(3) The respondent under the definition given in the Act is "any male, adult person who is, or has been, in a domestic relationship with the aggrieved person" but so that his mother, sister and other relatives do not go scot free, the case can also be filed against relatives of the husband or male partner [Chapter. I, - Sec.2(a)].

(4) The information regarding an act or acts of domestic violence does not necessarily have to be lodged by the aggrieved party but by "any person who has reason to believe that" such an act has been or is being committed. Which means that neighbours, social workers, relatives etc. can all take initiative on behalf of the victim. [ Chapter III - Sec. 4.]

(5) This fear of being driven out of the house effectively silenced many women and made them silent sufferers. The court, by this new Act, can now order that she not only reside in the same house but that a part of the house can even be allotted to her for her personal use even if she has no legal claim or share in the property. [Chapter IV ? Sec. 17]

(6) S.18 of the same chapter allows the magistrate to protect the woman from acts of violence or even "acts that are likely to take place" in the future and can prohibit the respondent from dispossessing the aggrieved person or in any other manner disturbing her possessions, entering the aggrieved person's place of work or, if the aggrieved person is a child, the school.

(7) The respondent can also be restrained from attempting to communicate in any form, whatsoever, with the aggrieved person, including personal, oral, written, electronic or telephonic contact" . The respondent can even be prohibited from entering the room/area/house that is allotted to her by the court.

(8) The Act allows magistrates to impose monetary relief and monthly payments of maintenance. The respondent can also be made to meet the expenses incurred and losses suffered by the aggrieved person and any child of the aggrieved person as a result of domestic violence and can also cover loss of earnings, medical expenses, loss or damage to property and can also cover the maintenance of the victim and her children.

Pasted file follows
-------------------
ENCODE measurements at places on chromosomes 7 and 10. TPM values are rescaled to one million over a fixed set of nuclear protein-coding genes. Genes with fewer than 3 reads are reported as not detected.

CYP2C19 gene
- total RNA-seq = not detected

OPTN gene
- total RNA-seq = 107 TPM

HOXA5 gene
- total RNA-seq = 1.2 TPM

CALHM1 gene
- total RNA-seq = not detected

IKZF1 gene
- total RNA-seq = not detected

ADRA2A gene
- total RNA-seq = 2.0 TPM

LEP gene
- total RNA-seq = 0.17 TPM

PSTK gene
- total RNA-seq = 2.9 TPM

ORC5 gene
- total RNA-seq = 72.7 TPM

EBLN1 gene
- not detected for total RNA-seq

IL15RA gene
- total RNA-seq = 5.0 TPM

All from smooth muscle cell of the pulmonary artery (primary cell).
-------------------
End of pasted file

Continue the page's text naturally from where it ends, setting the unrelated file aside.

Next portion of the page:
(9) Sec.22 allows the magistrate to make the respondent pay compensation and damages for injuries including mental torture and emotional distress caused by acts of domestic violence.

(10) Sec.31 gives a penalty up to one year imprisonment and/or a fine up to Rs. 20,000/- for and offence. The offence is also considered cognisable and non-bailable.

(11) Sec. 32 (2) goes even further and says that "under the sole testimony of the aggrieved person, the court may conclude that an offence has been committed by the accused"

(12) The Act also ensures speedy justice as the court has to start proceedings and have the first hearing within 3 days of the complaint being filed in court and every case must be disposed of within a period of sixty days of the first hearing.

(13) It makes provisions for the state to provide for Protection Officers and the whole machinery by which to implement the Act.

(14) The act enuciates the certain duties of central and state government to make wide publicity & training programs for the police officers.

(15) The Act also provides for the assistance of welfare experts if found necessary by the Magistrate.

(16) The Act also provides for the penalty for not discharging duty of Protection Officer.

Chapter III

Can This Act Be Misused?

Misuse of the act, like all such acts in India , cannot be ruled out. In fact, with a system as corrupt as ours, money, clout and muscle power will always call the shots. And as long as the woman stays a puppet or pawn in the hands of her male relatives, she will always be manipulated and used. The chances of the act being misused are enormous. We have seen in past how The Dowry Prohibition Act, 1961 has been misused from the side of the so-called aggrieved person.
The definition of Domestic Violence is too wide for my liking. How can the court ensure that the complaints of the affected party is right or not. The presence of the Malafide intentions on part of one party to harass the other cannot be ruled out.